"A hundred years hence," he thought, "and scarcely one soul of the thousands within those houses will be living, save myself. A hundred years after that, and their children's children will be gone to the grave. But I shall live on – shall live through all changes – all customs – all time. What revelations I shall then have to make, if I should dare to disclose them!"

As he ruminated thus, the skeleton hanging near him was swayed by the wind, and its bony fingers came in contact with his cheek. A dread idea was suggested by the occurrence.

"There is one peril to be avoided," he thought; "ONE PERIL! – what is it? Pshaw! I will think no more of it. It may never arise. I will be gone. This place fevers me."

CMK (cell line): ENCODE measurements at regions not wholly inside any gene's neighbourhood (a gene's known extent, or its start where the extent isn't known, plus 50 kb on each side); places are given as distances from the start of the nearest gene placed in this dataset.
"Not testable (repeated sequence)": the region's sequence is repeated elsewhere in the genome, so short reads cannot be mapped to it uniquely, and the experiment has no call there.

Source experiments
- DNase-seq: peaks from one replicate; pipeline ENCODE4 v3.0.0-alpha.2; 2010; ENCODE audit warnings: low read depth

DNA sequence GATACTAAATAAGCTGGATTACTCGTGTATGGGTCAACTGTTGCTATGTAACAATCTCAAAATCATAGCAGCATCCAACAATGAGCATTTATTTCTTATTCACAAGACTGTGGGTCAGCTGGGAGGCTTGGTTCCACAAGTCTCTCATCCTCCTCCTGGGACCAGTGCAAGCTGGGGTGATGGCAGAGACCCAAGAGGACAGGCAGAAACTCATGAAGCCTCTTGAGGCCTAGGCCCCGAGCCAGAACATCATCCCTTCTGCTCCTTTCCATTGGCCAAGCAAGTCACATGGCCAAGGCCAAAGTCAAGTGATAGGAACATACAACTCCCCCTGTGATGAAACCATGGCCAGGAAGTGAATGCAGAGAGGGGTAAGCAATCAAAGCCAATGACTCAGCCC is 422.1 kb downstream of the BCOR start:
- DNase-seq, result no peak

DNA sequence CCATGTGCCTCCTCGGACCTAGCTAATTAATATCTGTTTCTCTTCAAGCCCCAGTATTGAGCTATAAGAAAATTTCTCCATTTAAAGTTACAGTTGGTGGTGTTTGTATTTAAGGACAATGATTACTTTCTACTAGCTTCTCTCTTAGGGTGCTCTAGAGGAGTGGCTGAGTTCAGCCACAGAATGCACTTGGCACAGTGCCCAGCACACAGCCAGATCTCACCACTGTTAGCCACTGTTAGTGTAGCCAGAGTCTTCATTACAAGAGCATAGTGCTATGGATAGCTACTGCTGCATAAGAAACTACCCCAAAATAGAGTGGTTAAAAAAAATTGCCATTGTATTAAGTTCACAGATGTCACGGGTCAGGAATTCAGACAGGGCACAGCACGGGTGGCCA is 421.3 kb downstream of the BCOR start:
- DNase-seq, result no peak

With this, he left the laboratory, and hastily descending the stairs, at the foot of which he found Flapdragon, passed out of the house.



Late one night, in the spring of 1830, two men issued from a low, obscurely situated public-house, near Millbank, and shaped their course apparently in the direction of Vauxhall Bridge. Avoiding the footpath near the river, they moved stealthily along the farther side of the road, where the open ground offered them an easy means of flight, in case such a course should be found expedient. So far as it could be discerned by the glimpses of the moon, which occasionally shone forth from a rack of heavy clouds, the appearance of these personages was not much in their favour. Haggard features, stamped deeply with the characters of crime and debauchery; fierce, restless eyes; beards of several days' growth; wild, unkempt heads of hair, formed their chief personal characteristics; while sordid and ragged clothes, shoes without soles, and old hats without crowns, constituted the sum of their apparel.